A total EPSRC investment of £192 million was supplemented by £207 million in industrial support from over 700 collaborators. The programme has created over 1,300 doctoral level manufacturing engineers. It also created 160 new jobs; safeguarded a further 230 jobs and brought 20 new technologies to market.

Heriot-Watt IMRC Heriot-Watt IMRC comprises three multidisciplinary groups, in microsystems, digital tools and photonics. The centre’s primary focus is the development of laser, laser processing and optical sensor technology. To date, the centre has undertaken more than 60 projects with 55 companies, filed 22 patents (12 of which have been licenced) and spawned five successful spin-out companies.

Changing lives “Finding a rewarding job in these tough economic times is very challenging, so it’s brilliant that I’ve been able to find a demanding and exciting position at a hi-tech manufacturing company that’s continuing to expand.” Dr Jason Lee, Laser and Optics Group Manager at Rofin-Sinar UK and a PhD graduate of the Heriot-Watt Laser Group

Market ready “Working on innovative projects you know are going to feed straight into cutting-edge laser products with a genuinely global market adds extra motivation for any research student.” Ben Fulford, doctoral student at Heriot-Watt IMRC


Efficiency drive 3D computer software that can create and test automation systems before they’re even built is set to save manufacturers millions of pounds, while increasing their competitiveness. The software, which builds up a virtual representation of the automated system, allowing engineers to get their fingers dirty in 3D, was developed by an EPSRCsupported team at the EPSRC Innovative Manufacturing and Construction Research Centre (IMCRC) at Loughborough University. The tool is aimed at helping manufacturers save money, increase efficiency, improve prototype safety and accelerate the process of getting their products to market. The research, which focused on applications in automotive engine assembly but can potentially be used across the manufacturing sector, is led by Professor Rob Harrison. He says: “Conventional automation systems are slow and complex to service, reconfigure and integrate. The software we’ve developed gives a quick, accurate, virtual 3D prototype view of assembly machine behaviour before the machines are physically built.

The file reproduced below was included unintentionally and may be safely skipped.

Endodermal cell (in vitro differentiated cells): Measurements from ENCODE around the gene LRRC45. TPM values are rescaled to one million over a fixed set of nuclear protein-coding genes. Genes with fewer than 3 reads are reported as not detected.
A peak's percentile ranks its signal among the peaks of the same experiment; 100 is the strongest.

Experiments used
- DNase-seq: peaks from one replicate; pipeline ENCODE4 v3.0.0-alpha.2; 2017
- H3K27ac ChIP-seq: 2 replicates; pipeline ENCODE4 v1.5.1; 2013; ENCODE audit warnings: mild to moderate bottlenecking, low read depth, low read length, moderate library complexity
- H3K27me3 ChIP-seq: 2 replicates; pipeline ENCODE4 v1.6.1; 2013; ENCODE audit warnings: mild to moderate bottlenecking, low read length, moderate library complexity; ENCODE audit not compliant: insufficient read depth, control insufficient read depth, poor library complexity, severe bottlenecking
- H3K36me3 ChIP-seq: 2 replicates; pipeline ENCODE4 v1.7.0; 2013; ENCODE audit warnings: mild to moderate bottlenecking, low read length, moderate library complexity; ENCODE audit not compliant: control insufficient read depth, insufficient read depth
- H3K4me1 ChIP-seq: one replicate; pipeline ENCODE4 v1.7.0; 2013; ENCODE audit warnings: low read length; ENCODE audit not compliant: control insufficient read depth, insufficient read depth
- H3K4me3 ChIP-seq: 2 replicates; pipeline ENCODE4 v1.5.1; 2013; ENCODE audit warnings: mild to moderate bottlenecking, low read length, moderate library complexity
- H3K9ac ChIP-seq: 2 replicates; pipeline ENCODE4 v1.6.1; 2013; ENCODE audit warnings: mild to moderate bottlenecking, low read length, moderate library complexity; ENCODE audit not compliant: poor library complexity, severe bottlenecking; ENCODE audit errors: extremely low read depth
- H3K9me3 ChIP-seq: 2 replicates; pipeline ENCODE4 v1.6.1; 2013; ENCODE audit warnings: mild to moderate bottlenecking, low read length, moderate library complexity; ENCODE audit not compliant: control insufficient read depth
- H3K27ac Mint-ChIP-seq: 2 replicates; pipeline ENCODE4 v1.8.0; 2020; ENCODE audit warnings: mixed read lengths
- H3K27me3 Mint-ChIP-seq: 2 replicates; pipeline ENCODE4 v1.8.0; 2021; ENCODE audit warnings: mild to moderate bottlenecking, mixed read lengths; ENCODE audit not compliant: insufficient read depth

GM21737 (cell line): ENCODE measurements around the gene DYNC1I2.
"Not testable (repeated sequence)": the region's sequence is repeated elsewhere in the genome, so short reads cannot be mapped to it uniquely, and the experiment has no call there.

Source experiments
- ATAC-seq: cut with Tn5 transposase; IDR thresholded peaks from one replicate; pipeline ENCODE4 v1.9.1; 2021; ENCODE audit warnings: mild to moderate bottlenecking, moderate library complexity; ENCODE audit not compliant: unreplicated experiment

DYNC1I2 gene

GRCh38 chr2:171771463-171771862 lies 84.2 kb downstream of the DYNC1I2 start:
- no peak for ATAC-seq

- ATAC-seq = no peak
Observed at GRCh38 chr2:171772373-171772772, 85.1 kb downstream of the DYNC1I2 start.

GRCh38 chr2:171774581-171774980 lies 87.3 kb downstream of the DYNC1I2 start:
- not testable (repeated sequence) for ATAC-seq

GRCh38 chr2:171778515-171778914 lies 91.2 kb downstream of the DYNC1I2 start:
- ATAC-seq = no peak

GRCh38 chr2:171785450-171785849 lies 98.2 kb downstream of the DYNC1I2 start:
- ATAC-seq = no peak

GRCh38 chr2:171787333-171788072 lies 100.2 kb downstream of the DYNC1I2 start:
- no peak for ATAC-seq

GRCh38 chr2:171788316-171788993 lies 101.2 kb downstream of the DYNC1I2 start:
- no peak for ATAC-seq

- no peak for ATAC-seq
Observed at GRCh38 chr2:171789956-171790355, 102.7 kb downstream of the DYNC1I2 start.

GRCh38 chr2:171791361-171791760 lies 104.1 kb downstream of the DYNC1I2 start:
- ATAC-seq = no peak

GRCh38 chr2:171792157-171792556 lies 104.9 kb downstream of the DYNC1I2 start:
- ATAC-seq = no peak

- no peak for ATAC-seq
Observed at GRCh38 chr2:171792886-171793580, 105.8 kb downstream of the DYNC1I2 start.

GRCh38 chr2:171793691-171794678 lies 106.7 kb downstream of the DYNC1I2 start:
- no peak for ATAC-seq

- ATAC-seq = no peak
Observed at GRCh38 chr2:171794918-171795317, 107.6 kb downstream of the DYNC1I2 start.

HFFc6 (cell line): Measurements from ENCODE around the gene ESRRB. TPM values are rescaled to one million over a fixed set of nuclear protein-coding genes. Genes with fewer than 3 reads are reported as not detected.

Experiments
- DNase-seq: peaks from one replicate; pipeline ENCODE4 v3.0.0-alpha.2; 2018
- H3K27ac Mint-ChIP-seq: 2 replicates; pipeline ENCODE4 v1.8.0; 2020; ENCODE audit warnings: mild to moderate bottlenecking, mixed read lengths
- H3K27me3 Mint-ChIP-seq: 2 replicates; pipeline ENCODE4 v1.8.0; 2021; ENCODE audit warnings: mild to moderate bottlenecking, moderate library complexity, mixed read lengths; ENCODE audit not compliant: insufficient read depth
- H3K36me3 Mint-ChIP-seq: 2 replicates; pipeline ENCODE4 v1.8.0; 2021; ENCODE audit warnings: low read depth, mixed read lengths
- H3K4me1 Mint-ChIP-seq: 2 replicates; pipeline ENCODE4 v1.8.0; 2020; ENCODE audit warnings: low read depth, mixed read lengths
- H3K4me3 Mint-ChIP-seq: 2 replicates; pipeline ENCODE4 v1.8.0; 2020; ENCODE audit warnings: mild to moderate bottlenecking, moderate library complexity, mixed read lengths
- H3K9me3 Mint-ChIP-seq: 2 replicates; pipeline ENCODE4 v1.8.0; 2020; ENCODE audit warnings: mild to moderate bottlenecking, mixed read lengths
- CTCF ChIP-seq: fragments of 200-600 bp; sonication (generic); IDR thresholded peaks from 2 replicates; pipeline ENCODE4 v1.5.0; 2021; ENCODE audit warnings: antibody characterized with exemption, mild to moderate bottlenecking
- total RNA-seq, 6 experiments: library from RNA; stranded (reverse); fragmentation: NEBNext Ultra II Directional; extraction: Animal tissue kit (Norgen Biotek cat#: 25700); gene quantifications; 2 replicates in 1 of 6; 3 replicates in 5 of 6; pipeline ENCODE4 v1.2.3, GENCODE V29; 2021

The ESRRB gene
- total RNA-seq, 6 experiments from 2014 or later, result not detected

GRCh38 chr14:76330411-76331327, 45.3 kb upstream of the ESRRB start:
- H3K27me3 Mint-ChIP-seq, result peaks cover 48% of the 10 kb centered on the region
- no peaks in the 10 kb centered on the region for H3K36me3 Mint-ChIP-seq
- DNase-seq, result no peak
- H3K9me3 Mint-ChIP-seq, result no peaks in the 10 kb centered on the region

resource engineering specialists; and the project was comprehensively trialled through a series of full-scale automation-build events at Ford’s Dunton Engineering Centre. Les Lee, of Ford Manufacturing Engineering, Powertrain, Europe, says: “The BDA project is a fine example where measurable benefit was delivered with shared knowledge utilisation and the creation of innovative products. “Collaboration offers opportunities for

Deployment (3Deployment) a two-year multipartner initiative, funded by the Technology Strategy Board. This project looks beyond BDA so that, in addition to providing a virtual representation of the automated system, the control system for the automotive manufacturing machines will also be created from the same 3D model. Such new manufacturing capability is seen as vital in the transforming powertrain industry which it is estimated will be worth over €460 billion by 2030, as numerous product technologies mature, such as optimised, lowemission internal combustion engines, and hybrid, and electric systems.

“Intelligent automation research will fundamentally change the way manufacturing machinery is designed, operated… and retired”

“We aim to make these tools much easier and faster to develop and use, and we want to see them used throughout the machine lifecycle, not just at initial build.” The Business Driven Automation (BDA) project was a collaboration between the IMCRC, Ford Motor Company, ThyssenKrupp Krause System Engineering GmbH and Schneider Electric. The IMCRC team worked closely with the collaborating partners’ engineering teams, including process, productivity, product, and

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reduced costs, faster time-to-market, improved customer satisfaction, strategic thinking and quicker problem solving.” Following the success of the initial BDA research project, the work has since spawned two KTA projects, which piloted the use of the system for the virtual build of Ford engine assembly line stations and its trial use with Airbus for aerospace manufacturing systems. Collaboration with Jaguar Land Rover is also currently under discussion. The success of this work has led to several new projects, including Direct Digital

A reconfigurable full-scale powertrain assembly test loop has already been built in support of the new projects. Commercialisation of the BDA software tools and services has also begun through the licensing of the software by the university to current project partner Fully Distributed Systems Ltd. Professor Harrison says: “Intelligent automation research will fundamentally change the way manufacturing machinery is designed, operated, supported, upgraded, re-used and retired. “Our approach is highly generic and applicable to virtually all industrial automation sectors, from electronic goods assembly to the food and packaging industries.”


image: David Lewsey, Photographic Dept, Ford Motor Company Ltd

PIONEER 08 Autumn 2012

Film stars It took revolutionary industrial membranes developed with EPSRC support at Imperial College London just a few years to generate profits for UK plc and enable chemical, pharmaceutical and other manufacturers to slash key costs by 75 per cent while boosting their environmental performance.